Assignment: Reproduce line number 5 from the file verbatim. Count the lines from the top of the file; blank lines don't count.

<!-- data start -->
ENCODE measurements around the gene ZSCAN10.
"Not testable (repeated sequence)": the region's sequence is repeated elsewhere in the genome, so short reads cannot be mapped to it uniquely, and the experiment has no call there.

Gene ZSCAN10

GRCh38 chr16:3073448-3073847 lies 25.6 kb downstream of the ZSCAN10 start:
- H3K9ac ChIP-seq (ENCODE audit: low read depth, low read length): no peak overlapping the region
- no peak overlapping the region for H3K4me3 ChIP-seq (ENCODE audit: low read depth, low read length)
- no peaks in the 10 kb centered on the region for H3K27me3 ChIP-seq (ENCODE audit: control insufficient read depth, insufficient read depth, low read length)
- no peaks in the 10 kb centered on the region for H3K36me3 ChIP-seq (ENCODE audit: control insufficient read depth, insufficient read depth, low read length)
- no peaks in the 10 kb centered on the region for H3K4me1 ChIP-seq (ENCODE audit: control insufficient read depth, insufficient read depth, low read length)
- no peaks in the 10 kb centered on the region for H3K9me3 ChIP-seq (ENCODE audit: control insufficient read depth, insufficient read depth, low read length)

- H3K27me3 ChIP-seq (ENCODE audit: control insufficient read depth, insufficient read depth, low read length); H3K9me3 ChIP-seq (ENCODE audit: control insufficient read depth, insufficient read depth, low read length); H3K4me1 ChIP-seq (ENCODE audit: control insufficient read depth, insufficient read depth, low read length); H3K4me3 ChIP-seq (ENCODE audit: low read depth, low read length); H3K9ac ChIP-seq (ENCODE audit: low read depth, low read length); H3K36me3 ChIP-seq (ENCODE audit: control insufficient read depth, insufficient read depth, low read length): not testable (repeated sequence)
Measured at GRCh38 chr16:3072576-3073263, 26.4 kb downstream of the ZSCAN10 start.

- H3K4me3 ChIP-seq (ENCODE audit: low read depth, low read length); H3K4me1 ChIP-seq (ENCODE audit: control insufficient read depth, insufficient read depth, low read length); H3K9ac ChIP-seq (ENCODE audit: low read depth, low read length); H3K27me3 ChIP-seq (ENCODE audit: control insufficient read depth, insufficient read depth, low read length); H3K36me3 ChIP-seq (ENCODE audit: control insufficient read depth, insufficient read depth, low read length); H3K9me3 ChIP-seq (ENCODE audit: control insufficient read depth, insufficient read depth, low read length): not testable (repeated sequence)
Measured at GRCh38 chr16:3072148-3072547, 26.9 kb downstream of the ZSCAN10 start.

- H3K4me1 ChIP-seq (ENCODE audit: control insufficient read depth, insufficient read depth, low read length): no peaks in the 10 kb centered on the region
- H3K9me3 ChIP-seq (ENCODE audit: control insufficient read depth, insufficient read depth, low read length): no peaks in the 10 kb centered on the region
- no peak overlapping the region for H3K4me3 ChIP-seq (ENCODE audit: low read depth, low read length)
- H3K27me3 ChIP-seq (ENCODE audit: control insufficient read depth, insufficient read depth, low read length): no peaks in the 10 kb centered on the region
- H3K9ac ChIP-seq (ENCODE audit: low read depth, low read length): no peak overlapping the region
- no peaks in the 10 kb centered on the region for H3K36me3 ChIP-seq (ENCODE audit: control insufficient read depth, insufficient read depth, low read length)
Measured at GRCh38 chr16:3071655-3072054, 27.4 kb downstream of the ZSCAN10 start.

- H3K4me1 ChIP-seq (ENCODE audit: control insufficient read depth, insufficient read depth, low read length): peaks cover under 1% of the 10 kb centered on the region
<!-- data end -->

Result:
- H3K9ac ChIP-seq (ENCODE audit: low read depth, low read length): no peak overlapping the region